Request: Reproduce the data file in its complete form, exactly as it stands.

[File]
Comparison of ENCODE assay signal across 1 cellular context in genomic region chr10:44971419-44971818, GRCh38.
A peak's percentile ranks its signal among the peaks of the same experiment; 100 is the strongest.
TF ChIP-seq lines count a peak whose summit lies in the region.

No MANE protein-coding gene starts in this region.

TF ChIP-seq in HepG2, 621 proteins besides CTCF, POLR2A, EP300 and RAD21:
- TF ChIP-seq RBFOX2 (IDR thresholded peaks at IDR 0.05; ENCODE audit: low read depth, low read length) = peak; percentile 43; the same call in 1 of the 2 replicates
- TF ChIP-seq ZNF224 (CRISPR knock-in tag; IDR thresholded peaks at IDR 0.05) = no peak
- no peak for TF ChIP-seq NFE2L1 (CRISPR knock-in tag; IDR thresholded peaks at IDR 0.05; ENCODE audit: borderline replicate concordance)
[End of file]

Comparison of ENCODE assay signal across 1 cellular context in genomic region chr10:44971419-44971818, GRCh38.
A peak's percentile ranks its signal among the peaks of the same experiment; 100 is the strongest.
TF ChIP-seq lines count a peak whose summit lies in the region.

No MANE protein-coding gene starts in this region.

TF ChIP-seq in HepG2, 621 proteins besides CTCF, POLR2A, EP300 and RAD21:
- TF ChIP-seq RBFOX2 (IDR thresholded peaks at IDR 0.05; ENCODE audit: low read depth, low read length) = peak; percentile 43; the same call in 1 of the 2 replicates
- TF ChIP-seq ZNF224 (CRISPR knock-in tag; IDR thresholded peaks at IDR 0.05) = no peak
- no peak for TF ChIP-seq NFE2L1 (CRISPR knock-in tag; IDR thresholded peaks at IDR 0.05; ENCODE audit: borderline replicate concordance)